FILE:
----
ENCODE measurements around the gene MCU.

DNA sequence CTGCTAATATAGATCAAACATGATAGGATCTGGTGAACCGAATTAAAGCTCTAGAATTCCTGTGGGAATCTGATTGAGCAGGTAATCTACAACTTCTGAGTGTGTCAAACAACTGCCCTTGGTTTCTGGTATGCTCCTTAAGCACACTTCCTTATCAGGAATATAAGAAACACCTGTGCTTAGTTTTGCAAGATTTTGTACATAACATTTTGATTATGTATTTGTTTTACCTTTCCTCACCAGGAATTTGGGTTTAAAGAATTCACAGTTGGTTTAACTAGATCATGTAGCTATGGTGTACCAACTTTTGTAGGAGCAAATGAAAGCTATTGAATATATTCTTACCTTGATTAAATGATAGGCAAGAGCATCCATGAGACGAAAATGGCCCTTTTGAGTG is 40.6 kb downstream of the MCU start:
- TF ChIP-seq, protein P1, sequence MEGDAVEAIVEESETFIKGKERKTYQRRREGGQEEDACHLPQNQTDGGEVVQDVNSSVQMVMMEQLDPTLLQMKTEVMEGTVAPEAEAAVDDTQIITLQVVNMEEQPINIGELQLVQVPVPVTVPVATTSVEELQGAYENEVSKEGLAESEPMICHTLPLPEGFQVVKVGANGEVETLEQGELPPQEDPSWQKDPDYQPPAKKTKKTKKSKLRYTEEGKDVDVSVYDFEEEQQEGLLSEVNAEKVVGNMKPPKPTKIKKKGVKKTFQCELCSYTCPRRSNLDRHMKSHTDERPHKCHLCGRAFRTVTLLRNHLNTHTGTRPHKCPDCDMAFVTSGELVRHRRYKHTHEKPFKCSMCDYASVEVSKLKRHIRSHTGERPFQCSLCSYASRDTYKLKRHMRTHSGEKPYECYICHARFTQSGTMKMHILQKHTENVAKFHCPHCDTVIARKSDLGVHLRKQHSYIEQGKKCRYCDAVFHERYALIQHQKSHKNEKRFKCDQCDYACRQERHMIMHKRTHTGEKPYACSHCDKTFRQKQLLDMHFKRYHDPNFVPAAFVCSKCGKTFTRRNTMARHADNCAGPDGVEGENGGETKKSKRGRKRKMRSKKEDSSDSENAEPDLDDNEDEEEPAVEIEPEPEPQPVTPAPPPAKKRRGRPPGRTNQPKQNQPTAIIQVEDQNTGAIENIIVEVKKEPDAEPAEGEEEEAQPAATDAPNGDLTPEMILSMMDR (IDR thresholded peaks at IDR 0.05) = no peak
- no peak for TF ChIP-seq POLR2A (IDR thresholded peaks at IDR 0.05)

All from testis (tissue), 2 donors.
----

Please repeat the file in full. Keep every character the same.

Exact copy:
ENCODE measurements around the gene MCU.

DNA sequence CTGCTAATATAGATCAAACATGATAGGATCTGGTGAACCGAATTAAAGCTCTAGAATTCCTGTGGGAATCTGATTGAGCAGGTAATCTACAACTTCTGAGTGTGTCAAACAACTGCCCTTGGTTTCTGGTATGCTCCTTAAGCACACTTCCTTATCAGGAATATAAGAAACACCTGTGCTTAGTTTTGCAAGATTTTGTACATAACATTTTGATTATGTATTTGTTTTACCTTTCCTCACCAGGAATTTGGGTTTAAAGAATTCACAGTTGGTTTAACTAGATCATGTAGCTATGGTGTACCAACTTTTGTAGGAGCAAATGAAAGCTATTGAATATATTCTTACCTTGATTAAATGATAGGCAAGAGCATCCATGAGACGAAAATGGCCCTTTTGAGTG is 40.6 kb downstream of the MCU start:
- TF ChIP-seq, protein P1, sequence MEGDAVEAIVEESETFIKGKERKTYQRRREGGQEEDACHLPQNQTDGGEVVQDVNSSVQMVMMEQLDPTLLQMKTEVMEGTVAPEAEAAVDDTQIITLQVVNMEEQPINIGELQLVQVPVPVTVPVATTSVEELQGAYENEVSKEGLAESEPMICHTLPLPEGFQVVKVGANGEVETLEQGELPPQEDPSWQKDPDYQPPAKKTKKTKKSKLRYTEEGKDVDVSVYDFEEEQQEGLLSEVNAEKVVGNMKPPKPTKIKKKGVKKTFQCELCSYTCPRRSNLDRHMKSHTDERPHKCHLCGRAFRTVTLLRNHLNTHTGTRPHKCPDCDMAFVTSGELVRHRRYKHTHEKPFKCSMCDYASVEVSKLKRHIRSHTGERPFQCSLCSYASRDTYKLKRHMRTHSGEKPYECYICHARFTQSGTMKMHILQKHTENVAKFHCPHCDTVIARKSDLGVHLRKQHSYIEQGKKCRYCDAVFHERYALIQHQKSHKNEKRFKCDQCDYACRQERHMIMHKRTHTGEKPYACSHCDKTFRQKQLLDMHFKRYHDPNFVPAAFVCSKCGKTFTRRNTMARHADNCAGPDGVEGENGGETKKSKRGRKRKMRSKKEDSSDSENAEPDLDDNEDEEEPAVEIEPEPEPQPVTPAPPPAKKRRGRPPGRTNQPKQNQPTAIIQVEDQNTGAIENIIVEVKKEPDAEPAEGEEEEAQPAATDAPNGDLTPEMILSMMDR (IDR thresholded peaks at IDR 0.05) = no peak
- no peak for TF ChIP-seq POLR2A (IDR thresholded peaks at IDR 0.05)

All from testis (tissue), 2 donors.